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An evolving view of Poland
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An evolving view of Poland

I love to read the web comments on articles we’ve posted, but am often surprised at the turns the conversations take.

There is, for example, a very strange and interesting discussion going on over an article that appeared in NJJN several weeks ago, about a Christian bus driver who was fired by New Jersey Transit because he wouldn’t work on his Sabbath. The article was apparently linked to a fairly conservative Catholic site, which drove a lot of the commenters our way. The readers seem most exercised over our characterization of Sunday as the “Christian Sabbath” and whether Scripture supports the idea that Christians must observe Sunday as the Sabbath.

Who knew that this is still a debate?

There is a similarly unexpected row over an article we posted about a New Brunswick synagogue’s recent mission to Poland. Congregants visited synagogues, Jewish museums, and communities in Warsaw and Cracow, and toured concentration camps at Treblinka, Auschwitz, Birkenau, Maidanek, and Plaszow.

Not surprisingly the trip aroused mixed and intense emotions, summed up in the words of trip organizer Sheryl Olitzky: “I absolutely believe there is anti-Semitism there, but there is a lot being done to increase Jewish awareness and Jewish life.”

Many of the comments that follow seem to have arrived via a Polish-American website, where the article was cross-posted and where Poland’s reputation remains a hot and painful topic.

“I find it odd that in the entire article there was no mention of the perpetrators of the holocaust….Nazi Germany,” writes “Marc.”

“These camps were German Concentration Camps,” adds “Brian.” “Go read some (actual) history books and lay off your Polonophobic bias.”

This kind of passion erupted a few months back, when President Obama referred in a speech to a “Polish death camp.” Poland’s prime minister hit the roof, and Obama’s critics suggested his failure to identify them as “Nazi death camps” demonstrated a lack of historical awareness or diplomatic seichel.

Most Jews, I daresay, reacted with a shrug, or at least a sympathetic nod at what the president and the Poles were getting at. In a subsequent op-ed, Anti-Defamation League director Abe Foxman acknowledged the “sloppiness” of the president’s language and wrote that “Poland was a victim of the Nazi terror machinery.” Yet he also writes that anti-Semitism was “an integral part” of Poland in the 20th century. He writes of the rise of fascist parties there in the 1920s and ’30s, the “combination of Polish complicity and indifference” to the Nazis’ persecution of Jews, and the massacre of Jews in Jedwabne during and Kielce after the war.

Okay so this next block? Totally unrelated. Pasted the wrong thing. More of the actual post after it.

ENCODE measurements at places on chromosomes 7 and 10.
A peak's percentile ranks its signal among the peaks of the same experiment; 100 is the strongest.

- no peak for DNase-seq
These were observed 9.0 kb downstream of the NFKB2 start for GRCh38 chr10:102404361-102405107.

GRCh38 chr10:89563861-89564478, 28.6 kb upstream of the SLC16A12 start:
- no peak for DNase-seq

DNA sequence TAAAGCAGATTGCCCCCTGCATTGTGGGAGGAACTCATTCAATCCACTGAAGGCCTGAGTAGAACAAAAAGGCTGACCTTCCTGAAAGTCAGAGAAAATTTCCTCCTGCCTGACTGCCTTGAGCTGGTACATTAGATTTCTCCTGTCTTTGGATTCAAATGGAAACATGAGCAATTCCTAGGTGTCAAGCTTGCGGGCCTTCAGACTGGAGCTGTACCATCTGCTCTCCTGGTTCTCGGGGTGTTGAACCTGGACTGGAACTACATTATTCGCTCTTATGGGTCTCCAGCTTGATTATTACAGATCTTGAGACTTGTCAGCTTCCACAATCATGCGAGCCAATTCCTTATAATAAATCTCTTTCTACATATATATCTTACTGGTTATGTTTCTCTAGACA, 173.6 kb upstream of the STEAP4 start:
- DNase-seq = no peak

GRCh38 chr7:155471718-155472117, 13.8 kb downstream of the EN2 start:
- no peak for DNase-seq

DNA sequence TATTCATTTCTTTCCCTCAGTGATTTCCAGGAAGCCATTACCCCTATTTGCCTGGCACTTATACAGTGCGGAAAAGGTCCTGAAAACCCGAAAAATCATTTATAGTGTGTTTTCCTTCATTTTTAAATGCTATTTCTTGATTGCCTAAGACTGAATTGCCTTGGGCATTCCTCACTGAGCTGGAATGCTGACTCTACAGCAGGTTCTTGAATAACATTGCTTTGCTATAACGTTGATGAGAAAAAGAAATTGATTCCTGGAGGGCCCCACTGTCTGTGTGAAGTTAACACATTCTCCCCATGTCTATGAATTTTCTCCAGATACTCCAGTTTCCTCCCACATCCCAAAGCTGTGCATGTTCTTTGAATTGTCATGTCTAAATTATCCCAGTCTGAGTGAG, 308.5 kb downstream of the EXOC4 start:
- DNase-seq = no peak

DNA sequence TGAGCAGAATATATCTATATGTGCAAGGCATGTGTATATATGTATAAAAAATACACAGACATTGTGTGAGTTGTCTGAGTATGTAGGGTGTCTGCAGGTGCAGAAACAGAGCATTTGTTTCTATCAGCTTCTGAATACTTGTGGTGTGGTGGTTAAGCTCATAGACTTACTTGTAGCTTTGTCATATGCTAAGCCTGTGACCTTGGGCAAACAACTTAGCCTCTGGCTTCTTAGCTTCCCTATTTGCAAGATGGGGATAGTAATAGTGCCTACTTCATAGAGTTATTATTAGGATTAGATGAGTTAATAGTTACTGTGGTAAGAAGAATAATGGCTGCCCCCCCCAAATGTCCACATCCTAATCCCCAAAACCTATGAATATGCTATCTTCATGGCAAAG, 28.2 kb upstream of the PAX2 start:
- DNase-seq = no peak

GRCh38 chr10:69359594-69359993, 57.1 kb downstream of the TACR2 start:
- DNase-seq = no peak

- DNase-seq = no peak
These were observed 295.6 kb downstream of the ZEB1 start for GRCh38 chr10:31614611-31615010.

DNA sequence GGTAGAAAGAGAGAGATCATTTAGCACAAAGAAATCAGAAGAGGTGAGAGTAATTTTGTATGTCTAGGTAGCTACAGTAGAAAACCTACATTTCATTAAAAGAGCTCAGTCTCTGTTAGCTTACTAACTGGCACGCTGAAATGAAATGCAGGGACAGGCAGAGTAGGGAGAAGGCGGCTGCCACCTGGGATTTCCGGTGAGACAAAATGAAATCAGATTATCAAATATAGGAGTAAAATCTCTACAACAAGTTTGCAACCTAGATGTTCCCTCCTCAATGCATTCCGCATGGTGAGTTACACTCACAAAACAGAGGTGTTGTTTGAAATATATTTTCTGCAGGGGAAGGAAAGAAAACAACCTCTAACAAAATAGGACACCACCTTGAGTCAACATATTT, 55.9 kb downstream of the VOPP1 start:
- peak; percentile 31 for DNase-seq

Thus history and personal experience have shaped Jewish attitudes toward Poland in the many decades since the Shoa. Despite the “righteous gentiles” who saved Jews, most of us remain ambivalent at best and antagonistic at worst toward the Poles and their descendants.

But that appears to be changing — an aspect of the article that its critics overlooked. “Poland wants to take ownership of its Jewish past,” Rabbi Eliot Malomet tells our reporter. “There has been an awakening over the last few years that this Jewish heritage is really part of Polish heritage, and on every occasion where we experienced Poles, there was a lot of graciousness.” The participants took note of Poland’s 20,000-strong Jewish community and the Poles who are rediscovering their Jewish roots.

Visits like these are transforming Jewish attitudes toward Poland. In an article posted this month at eJewish Philanthropy, David Jacobson, a Jewish leader from South Africa, reports on his recent visit to Poland and asks, “Are We Guilty of Gross Prejudice Towards Poland?” He too notes persistent anti-Semitism as well as the “remarkable attraction and affinity to Jewish culture” among Poles. “Everything I saw and heard convinced me that Poland has been unfairly portrayed by the global Jewish establishment,” he writes. “During my two weeks in Poland, I learned about and witnessed another side to this much maligned country.”

The balancing act, then, is to acknowledge the dark legacy of anti-Semitism and indifference as well as the glimmer of reconciliation and renaissance. Insisting on one to the exclusion of the other is a distortion of history.

* * *

When the writer David Rakoff died this month at age 47, I was struck by the fact that I never met him. Having heard his gentle, precise, somewhat mournful voice on This American Life all these years, I had a false memory of great intimacy. He also wrote regularly and intimately about the cancer that would eventually kill him.

I also “bonded” with Rakoff over a shared experience — at different times, we both found ourselves volunteering in a kibbutz chicken coop, or lool. He writes about the experience in his collection Fraud, recalling the “snarling, saw-toothed, ammoniac, cheesy smell” of the immense corrugated coop, and the unthinkable task of rounding up chickens by “grabbing hold of the birds by one leg.”

I envied him his ability and opportunity to spin that night in the coop into an essay heard on TAL. His humor, heartache, and somehow life-affirming cynicism made me one of his regular readers and listeners. Moreover, we were both members of an exclusive fraternity: the Society of the Lool.

May his memory be for a blessing.

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